Subbing the world

Righting copywriting wrongs, one word at a time

What next? The Licensed Catering Outlet Quiz?

Harvester pub

Thanks to Twitter, and specifically fellow copywriter Andrew Arnold, I’ve found this admirably cross article in The Publican, by 2009 Beer Writer of the Year Pete Brown. (What a terrific job to have, by the way.)

Pete has been driven to distraction (and, presumably, to drink) by the trend for pub chain companies to avoid the name ‘pub’ in favour of some hideous euphemistic banality like licensed catering outlet or kitchen & eating rooms.

In the article, he resists ‘a sentimental, pub-loving position [to explain] why this campaign to erase pubs is a Bad Thing.’ Which is kind of a shame: I’d like to hear that position expressed.

Instead, he opts, pragmatically, for an argument ‘corporate types’ will understand, about the competitive advantage a ‘pub’ has over every other ‘licensed catering outlet’ in the world. And of course he’s absolutely right.

I suppose there’s a wider question about whether those anonymous, brightly lit monstrosities, gaudily badged with names like Harvester or Chef & Brewer, actually deserve the name of ‘pub’. These chains seem expressly intent on excising any atom of charm, warmth or individuality that might give them the right to that hallowed name. Licensed catering outlet often seems about as much as they deserve.

But then maybe if the companies involved could understand (or, in Whitbread‘s case, just remember) what makes the British pub such a beloved element of our culture, they might stand half a chance of creating environments that don’t induce a dizzying impulse towards violent suicide immediately upon entry.


Filed under: Downright ugly, Good words, Tone of voice

Good words from the New York Times

After Deadline logo

I only just realised that I hadn’t added the New York Times‘ splendid After Deadline blog to my blogroll. Slapped wrists all round. The mistake has been rectified.

The latest entry tackled split infinitives (yes, you can) and The Great And Question – which so incensed me, I created a little booklet about it that some of you may have seen.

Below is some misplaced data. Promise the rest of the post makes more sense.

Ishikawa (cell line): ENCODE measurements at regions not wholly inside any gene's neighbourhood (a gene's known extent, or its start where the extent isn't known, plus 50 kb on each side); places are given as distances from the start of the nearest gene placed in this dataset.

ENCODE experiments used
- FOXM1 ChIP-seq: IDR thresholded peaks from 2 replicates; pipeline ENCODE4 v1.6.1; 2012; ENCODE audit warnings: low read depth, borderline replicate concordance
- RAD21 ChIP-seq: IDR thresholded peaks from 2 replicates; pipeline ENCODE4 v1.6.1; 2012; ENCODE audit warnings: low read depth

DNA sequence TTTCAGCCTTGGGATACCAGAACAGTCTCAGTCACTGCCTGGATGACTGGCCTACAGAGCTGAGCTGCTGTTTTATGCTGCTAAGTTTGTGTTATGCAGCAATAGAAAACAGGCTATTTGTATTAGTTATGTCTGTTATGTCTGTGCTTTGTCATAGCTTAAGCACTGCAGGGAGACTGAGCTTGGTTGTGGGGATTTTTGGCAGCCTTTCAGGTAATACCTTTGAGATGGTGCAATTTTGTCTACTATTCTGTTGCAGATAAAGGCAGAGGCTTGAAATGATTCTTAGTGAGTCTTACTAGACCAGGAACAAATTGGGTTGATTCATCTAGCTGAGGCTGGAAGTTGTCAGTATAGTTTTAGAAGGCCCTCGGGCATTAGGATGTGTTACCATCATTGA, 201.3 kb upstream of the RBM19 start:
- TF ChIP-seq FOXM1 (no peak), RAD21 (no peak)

Author Philip B Corbett (middle initials are a legal requirement for American males) also addresses the question of using ‘they’ as a singular pronoun (no, you can’t).

The whole blog is done with wit, good humour and common sense. In fact it’s much better than mine, dammit.

Filed under: Good words, Grammar, Useful

A poetic plea for human communication

One of my aims in this blog is to highlight the obtuse, jargonistic, obfuscatory language so often used by business and Government.

This sort of language is annoying and off-putting in commercial writing. When you’re a public authority, and your audience is one trying to deal with complex and sensitive issues, it verges on the unethical.

Thanks to the wonder of Twitter (specifically writer @davidbdale), I came across this lovely poem by poet Elspeth Murray, about communications aimed at those dealing with mental health.

I couldn’t have said it better (or even anything like as well) myself.

Filed under: General chat, Good words

Let's start with this blog. The name's just not right, is it? It's much wider than sub-editing. It's just as often about words that are technically correct, but tonally all over the place. Oh well. Anyway, please feel free to send me your own examples of horrible copy (but please, no more erroneous apostrophes): mike[at]


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